AF Performance of nikon 80-400 Vr with D300

Discussion in 'Nikon' started by harendra_bh, Nov 27, 2007.

  1. Has anyone tried the AF performance of nikon 80-400VR with D300.
    At the moment i am using 80-400VR with D80 and the AF is not good,
    especially in low light, otherwise i am quite happy with the lens.
    I read somewhere that the AF of 80-400 gets better with D300. I am
    not worried about fast focusing, i am just concerned about hunting and
    Any responses will be truly appreciated.
  2. The 80-400 VR is notoriously slow, especially in low light conditions because of the slow f/stop and slow auto-focusing speed.

    Moving to a higher-end camera will not improve the performance of the lens, other than perhaps having better quality shots at higher ISOs.
  3. Thanks Len, Ya this lens is bit of pain but its cheap and has good optics. So it doesnt matter if its mounted on D80 or D300.
  4. umd


    Moving to a camera that has a stronger AF motor and faster/better processing will definitely improve the AF performance.
  5. I know this doesn't answer the question directly, but another data point. I have the 80-400 VR, and am quite happy with it. However, the autofocus isn't fast. On my film cameras, it's pretty slow on an n80. On my F100, it's marginally faster, but the difference doesn't blow me away. As for accuracy, for this slow of a lens, it's reasonably good. No different from my 28-200 3.5-5.6, for example. Not nearly as good as my 50 f1.8, but that's to be expected.

    The two issues seem to be lots of turns of the screw required (per the design), and *lack of torque*.
  6. Ya GC I dont expect the AF to be fast as its the mechanical problem. I am more concerned about the accuracy so that there is less hunting. I think it is more of camera's intelligence problem, which can be addressed by using good AF module in the camera. The driving motor of D300 also might be slightly better (provide good torque:)).
  7. Using the limiter switch helps it noticeably. I have the lens and my only real complaint is AF speed. Image quality is pretty good.

    Kent in SD
  8. There have been several people on the Nikon D300 forum that have reported a marked improvement in focusing speed with the 80-400 used on the D300 body. Some of the reports were that the focus hunting has been dramatically reduced. Just passing along what I've read. I own the lens, and expect to have the D300 in the next week or so, and am looking forward to my own experiments.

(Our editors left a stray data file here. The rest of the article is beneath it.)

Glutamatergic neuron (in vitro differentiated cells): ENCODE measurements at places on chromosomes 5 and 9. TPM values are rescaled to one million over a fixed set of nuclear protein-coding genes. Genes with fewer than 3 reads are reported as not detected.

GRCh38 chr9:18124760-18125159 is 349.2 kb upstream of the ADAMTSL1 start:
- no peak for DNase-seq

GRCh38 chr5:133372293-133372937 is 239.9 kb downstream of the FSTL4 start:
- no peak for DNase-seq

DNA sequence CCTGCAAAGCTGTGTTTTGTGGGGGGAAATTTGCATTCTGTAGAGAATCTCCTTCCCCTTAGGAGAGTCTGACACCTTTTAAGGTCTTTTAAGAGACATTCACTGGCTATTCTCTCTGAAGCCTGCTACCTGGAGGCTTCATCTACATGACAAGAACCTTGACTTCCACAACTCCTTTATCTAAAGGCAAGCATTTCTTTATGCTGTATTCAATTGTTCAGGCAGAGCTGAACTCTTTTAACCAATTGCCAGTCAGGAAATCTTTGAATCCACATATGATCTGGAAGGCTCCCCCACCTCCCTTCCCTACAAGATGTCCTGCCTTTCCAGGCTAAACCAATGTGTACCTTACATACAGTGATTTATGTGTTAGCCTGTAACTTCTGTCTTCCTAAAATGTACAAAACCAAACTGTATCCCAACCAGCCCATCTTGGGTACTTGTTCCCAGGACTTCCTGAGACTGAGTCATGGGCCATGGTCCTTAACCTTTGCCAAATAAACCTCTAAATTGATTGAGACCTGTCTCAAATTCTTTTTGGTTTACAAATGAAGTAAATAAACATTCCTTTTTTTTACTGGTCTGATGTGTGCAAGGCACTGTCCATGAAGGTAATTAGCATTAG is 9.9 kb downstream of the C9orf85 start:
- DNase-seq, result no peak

9. I have this combination (D300/80-400) and coming from a a D200, the lens is noticeably faster, though still not AF-S fast. I haven't had too much trouble with the lens "hunting" it has been snapping into focus pretty fast in my opinion.

  10. The 80-400 VR is *not* "notoriously slow." This internet myth seems popular amongst folk who've never owned a pro level Nikon like the D2H.

    On a pro body like the D2H or D2X the 80-400 autofocuses surprisingly quickly, easily as well as the 80-200/2.8D AF and almost as well as the 70-200/2.8 VR, which is an AF-S lens with the quicker Silent Wave Motor.

    What *does* make a difference is the slower variable aperture. In dim lighting or against low contrast subjects, any slow, variable aperture zoom will struggle, especially at f/5.6. That includes the 24-120/3.5-5.6 VR, also an AF-S zoom, which can struggle a bit such as when trying to AF quickly on a groom's black tux in typical dim church lighting.

    But outdoors in daylight, where the 80-400 VR is anticipated to be used, it works very well. But don't expect miracles from a D50.

    If the new D300 AF technology meets expectations it should work fine with the 80-400 VR.

    Nevertheless, you might be happier in the long run with something like the 300/4 AF-S Nikkor. An f/4 maximum aperture is the absolute bottom for good AF performance when photographing events such as high school football under stadium lights at night. f/2.8 is better, but you can scrape by with f/4. Forget f/5.6 - tried it, doesn't work reliably enough, even with the D2H.
  11. I have owned the 80-400 since it was first introduced and use it to photograph flying birds hand held. There are 2 issues with autofocus. The first is the speed of the focus mechanism. Yes it is slow but this can be partially compensated for by pre focusing and setting the focus limiter switch.

    The second is the ability of the camera to lock on focus on less than contrasty images such as white herons or dark ducks or in just plain flat lighting in general.

    Last weekend I used my D300 attached to an 80-400 to photograph birds and was literally surprised how the lens would lock onto dark colored birds in lousy flat lighting conditions. Much better than my D2X or D200. I'll have to do more testing in the next couple weeks to verify my initial impression. This puppy is a keeper.
  12. Thanks guys. Looks like 80-400 will get a bit of a boost with D300.
    @Lex ya I am planning to get 300 F4 in the near future, looks like a great glass. Well F2.8 can wait a bit :).

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